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Mechanical Variable Rate Shoot Thinning in Commercial Concord Vineyards

By: Jackie Dresser

The threat of cold winter temperatures and early season frost in the Lake Erie region has prompted growers to prune conservatively, leaving higher bud numbers as insurance against damage from these conditions. The downside to this practice is the potential for over-cropping if most or all of the buds survive and the shoots that emerge bear fruit as they mature. Shoot thinning is a tool that growers can use to bring crop potential into balance after the threat of spring frost wanes. Using variable rate technology, the CLEREL team has demonstrated that shoot thinning can be accomplished efficiently, taking variability in shoot number across a vineyard into account.

As with any project, having the right tools for the job is key. For variable rate shoot thinning, these tools include an NDVI (Normalized Difference Vegetation Index) sensor to collect spatial data relating to shoot count across a vineyard, some personnel that know their 1-2-3s and are willing to count shoots, software that facilitates spatial data processing and visualization, and variable rate shoot thinning equipment. The variable rate shoot thinning system includes a tractor with a field computer and software capable of controlling a PWM (pulse-width modulation) valve that regulates the flow of hydraulic fluid to the motors of the shoot thinner, increasing or decreasing their RPM. For more information on the costs of this system, check out this LERGP newsletter.

After assembling the appropriate tools, we selected three commercial Concord blocks to work in this season, traversing the Lake Erie grape belt end to end. With the intention of facilitating commercial adoption of variable rate shoot thinning, we selected both hand pruned and machine pruned vineyards to run our trials in and sought to keep our protocol within realistic boundaries of what commercial enterprises could be expected to implement. Starting with early season NDVI scanning, we efficiently assessed variability in shoot number in relative terms. With stratified manual sampling for shoot count, we translated NDVI information to shoot count on a whole vineyard scale. This information was used to create management classes, reducing variance within each class and maximizing variance between classes, setting the stage for variable rate shoot thinning.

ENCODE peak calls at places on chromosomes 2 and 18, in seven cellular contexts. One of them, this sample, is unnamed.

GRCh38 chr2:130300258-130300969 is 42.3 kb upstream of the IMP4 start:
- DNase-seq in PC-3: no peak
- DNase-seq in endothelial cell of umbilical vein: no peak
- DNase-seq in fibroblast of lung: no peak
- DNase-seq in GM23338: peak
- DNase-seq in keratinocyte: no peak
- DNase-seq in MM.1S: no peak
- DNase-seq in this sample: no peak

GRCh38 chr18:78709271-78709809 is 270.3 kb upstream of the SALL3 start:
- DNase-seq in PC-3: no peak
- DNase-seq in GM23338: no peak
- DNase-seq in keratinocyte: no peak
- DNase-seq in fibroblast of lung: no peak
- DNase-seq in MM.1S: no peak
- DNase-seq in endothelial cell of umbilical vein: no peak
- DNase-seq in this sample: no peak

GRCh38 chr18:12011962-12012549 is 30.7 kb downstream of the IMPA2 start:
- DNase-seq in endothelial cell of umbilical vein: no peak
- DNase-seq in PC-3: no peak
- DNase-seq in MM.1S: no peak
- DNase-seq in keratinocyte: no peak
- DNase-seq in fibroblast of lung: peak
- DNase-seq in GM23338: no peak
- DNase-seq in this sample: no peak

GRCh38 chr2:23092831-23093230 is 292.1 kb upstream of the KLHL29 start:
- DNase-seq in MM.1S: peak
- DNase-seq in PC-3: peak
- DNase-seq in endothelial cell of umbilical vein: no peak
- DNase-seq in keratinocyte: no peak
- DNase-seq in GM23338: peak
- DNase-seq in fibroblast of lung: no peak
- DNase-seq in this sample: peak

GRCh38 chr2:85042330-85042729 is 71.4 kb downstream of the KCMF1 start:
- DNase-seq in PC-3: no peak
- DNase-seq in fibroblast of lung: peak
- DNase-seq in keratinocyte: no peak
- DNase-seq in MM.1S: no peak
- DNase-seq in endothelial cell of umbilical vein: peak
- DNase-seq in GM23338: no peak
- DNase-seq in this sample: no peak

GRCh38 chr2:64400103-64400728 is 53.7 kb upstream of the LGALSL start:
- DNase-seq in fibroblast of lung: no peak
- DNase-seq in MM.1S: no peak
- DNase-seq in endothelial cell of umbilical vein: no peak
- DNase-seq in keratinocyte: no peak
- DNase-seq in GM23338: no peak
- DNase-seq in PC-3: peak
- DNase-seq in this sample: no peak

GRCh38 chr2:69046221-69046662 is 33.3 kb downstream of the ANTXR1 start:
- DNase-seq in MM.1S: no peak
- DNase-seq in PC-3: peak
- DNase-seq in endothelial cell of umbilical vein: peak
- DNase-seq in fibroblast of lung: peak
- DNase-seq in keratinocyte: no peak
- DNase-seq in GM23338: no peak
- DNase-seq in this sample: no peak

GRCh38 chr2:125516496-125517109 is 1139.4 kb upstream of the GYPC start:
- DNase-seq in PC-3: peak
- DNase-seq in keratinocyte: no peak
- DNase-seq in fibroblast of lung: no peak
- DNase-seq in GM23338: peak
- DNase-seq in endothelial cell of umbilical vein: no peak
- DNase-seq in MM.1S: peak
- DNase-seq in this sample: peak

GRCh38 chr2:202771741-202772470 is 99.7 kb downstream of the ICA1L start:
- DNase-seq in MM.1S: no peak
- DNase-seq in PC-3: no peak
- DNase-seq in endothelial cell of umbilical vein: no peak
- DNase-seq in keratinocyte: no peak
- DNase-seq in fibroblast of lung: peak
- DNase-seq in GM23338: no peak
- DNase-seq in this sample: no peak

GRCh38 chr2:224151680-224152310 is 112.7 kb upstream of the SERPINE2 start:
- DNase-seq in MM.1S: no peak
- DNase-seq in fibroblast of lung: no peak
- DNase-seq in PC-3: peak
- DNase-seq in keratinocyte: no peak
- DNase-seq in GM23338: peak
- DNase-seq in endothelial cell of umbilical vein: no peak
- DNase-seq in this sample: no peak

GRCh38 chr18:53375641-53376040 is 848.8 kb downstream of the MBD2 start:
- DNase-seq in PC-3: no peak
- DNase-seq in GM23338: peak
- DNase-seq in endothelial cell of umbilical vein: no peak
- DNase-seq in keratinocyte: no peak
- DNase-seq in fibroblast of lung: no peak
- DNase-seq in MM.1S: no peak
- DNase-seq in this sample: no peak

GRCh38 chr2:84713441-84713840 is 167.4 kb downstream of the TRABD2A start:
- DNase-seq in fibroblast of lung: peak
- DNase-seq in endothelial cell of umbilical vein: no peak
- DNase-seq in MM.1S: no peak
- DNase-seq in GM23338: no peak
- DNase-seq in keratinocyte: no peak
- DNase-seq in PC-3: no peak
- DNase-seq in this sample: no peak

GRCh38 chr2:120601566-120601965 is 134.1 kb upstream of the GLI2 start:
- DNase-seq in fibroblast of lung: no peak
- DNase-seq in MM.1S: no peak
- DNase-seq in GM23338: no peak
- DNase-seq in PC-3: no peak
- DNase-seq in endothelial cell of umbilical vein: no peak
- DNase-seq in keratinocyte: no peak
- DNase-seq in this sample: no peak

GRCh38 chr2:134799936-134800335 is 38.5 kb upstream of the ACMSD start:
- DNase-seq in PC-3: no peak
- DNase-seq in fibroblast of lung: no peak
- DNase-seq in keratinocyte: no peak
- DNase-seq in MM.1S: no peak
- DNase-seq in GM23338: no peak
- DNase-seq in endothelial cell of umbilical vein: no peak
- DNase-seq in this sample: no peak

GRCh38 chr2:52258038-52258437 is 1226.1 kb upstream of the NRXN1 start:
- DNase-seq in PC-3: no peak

We worked with growers to develop a management plan in each class, setting a desired target for shoot number after thinning. A digital prescription map of the management classes was fed into a field computer that controlled the rate of the shoot thinner, increasing paddle speed to remove more shoots in one management class, and decreasing paddle speed to remove less in another, based on the management plan that the grower decided on. Since the canopy architecture varied between the commercial vineyards in this trial, we performed an in-field calibration of our variable rate shoot thinning equipment in each vineyard. We recommend that early adopters make sure to calibrate equipment in each uniformly managed block, as canopy architecture (few long canes with many buds vs. many short canes with few buds), shoot growth stage, and variability in shoot count will all impact the shoot removal that corresponds to a particular RPM of the machine.

Once we dialed in the shoot removal algorithms based on vineyard-specific calibration at 4mph ground speed, all the operator had to do was drive and the variable rate equipment adjusted itself to the needs of each area of the vineyard. Overall, we thinned within 10% of the targeted average shoot removal in each management class and consistently took shoot numbers down to the desired ranges set by the growers. Management decisions made by the growers in each vineyard varied. Two out of three growers sought to create a more uniform shoot count across a vineyard, and one wanted to balance shoot number with the size of the vines. Low NDVI areas had smaller vines, so were thinned more severely than high NDVI areas where vines were larger and the grower had confidence in their ability to ripen a larger crop. The map shows the management classes with shoot count and thinning information. Stay tuned as we monitor the growth of the vineyards this season, the ripening rate of fruit in thinned vs. un-thinned areas of each vineyard, map the yield at harvest and look at the impact on vine size in the following seasons.

 

 

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